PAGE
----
As we come to the end of another trading year, very few traders would have believed oil would be centre stage along with the US dollar, and as the star of the currency of first reserve continues to shine brightly, that of crude oil continues to flicker and fade as OPEC maintains its policy of taking on the alternative energy providers head on. All of this is clearly reflected on the daily chart and in particular the February contract for WTI, where we have a repetitive price pattern of a fall, followed by consolidation with the downwards momentum then increasing once again as the next move develops.
The initial weakness for oil was first signaled early in October, following the extended phase of price congestion which saw the commodity move between $89 per barrel to the downside and $94.50 per barrel to the upside, while building the deep levels of price resistance and support denoted with the blue and red dotted lines. The commodity finally broke lower on rising volume with heavy selling pressure clearly evident, before entering a consolidation phase for the remainder of the month defined with the isolated pivot high and pivot low signals. Early in November, this phase of price action duly came to a close with the commodity falling on rising volumes once again and confirming the weak technical picture, before entering a further phase of consolidation.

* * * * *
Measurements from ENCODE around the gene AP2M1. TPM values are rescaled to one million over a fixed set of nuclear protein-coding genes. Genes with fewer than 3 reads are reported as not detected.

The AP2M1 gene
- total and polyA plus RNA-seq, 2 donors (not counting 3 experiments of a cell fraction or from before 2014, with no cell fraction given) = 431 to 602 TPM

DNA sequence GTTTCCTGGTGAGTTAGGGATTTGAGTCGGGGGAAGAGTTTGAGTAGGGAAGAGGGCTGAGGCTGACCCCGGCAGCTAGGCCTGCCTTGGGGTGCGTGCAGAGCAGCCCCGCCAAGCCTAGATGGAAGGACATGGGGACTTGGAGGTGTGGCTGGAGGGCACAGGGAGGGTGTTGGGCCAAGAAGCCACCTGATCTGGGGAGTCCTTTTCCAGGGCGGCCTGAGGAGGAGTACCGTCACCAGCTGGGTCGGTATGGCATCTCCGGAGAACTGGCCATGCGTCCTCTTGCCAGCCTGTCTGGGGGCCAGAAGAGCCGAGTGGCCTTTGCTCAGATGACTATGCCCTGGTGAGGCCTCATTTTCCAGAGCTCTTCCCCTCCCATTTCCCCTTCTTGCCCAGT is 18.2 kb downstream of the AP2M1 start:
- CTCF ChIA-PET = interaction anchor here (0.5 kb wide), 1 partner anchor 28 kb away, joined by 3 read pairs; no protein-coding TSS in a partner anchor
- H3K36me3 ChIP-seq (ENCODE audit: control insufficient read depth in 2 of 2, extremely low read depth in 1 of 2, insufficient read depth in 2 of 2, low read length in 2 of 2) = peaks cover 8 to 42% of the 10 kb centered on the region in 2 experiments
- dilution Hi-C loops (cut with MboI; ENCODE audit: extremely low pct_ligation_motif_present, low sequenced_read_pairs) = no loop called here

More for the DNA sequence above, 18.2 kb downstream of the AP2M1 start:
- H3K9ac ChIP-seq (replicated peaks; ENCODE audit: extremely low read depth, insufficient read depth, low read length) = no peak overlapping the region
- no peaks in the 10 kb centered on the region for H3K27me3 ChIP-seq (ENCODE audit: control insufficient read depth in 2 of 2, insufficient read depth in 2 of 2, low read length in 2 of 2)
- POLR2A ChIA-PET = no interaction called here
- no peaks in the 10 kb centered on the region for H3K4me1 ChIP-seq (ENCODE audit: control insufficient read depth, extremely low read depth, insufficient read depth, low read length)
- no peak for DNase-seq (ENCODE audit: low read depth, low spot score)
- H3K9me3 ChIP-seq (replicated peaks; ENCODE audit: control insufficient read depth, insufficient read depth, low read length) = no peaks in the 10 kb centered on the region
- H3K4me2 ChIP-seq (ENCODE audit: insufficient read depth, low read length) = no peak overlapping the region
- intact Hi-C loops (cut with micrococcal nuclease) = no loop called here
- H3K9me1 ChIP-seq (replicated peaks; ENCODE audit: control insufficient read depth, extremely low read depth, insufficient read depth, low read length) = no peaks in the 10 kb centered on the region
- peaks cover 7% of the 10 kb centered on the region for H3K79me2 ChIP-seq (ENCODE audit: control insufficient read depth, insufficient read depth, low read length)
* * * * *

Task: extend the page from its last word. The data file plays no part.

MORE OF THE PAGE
The price action of the 28th November then delivered the ‘coup de grace’ for oil, as OPEC ministers confirmed there would be no cut in supply, sending the price of oil plunging on ultra high volume, and confirming the heavily bearish picture once again. December’s price action simply confirmed this overwhelming selling pressure, with a classical price waterfall developing on high and rising volume, and confirming once more this was indeed a genuine move lower. Finally, as we approach the end of December, oil prices have again entered a consolidation phase with the floor and ceiling clearly defined with the pivot low of the 16th December, and the subsequent pivot high of the 17th December, and with the resistance level now at $58.50 per barrel and the support region at $54 per barrel. However, this floor of support is now looking increasingly weak, and should the commodity breach this level (as we expect), then a move through the psychological $50 per barrel level becomes increasingly likely, and probably sooner rather than later, as the next downwards leg develops.
Perhaps more importantly with no signficant regions of price congestion to support the current price level, there is a very real danger of a possible move to test the $39.44 per barrel low of early 2009. Whether this is tested only time will tell, but with the current fragile technical picture and with OPEC pulling the strings, anything is possible. What is perhaps more likely is that a floor will be reached in the mid 40’s per barrel area where some potential support awaits. Much will depend on the increasing clamor from the weaker members of OPEC will prevail and supplies will be cut in an effort to help drive the price of oil upwards once again.
As always, it will be volume that will signal any price floor, but until we see a buying climax on the longer term charts, then this will not be a happy new year for crude oil.
By Anna Coulling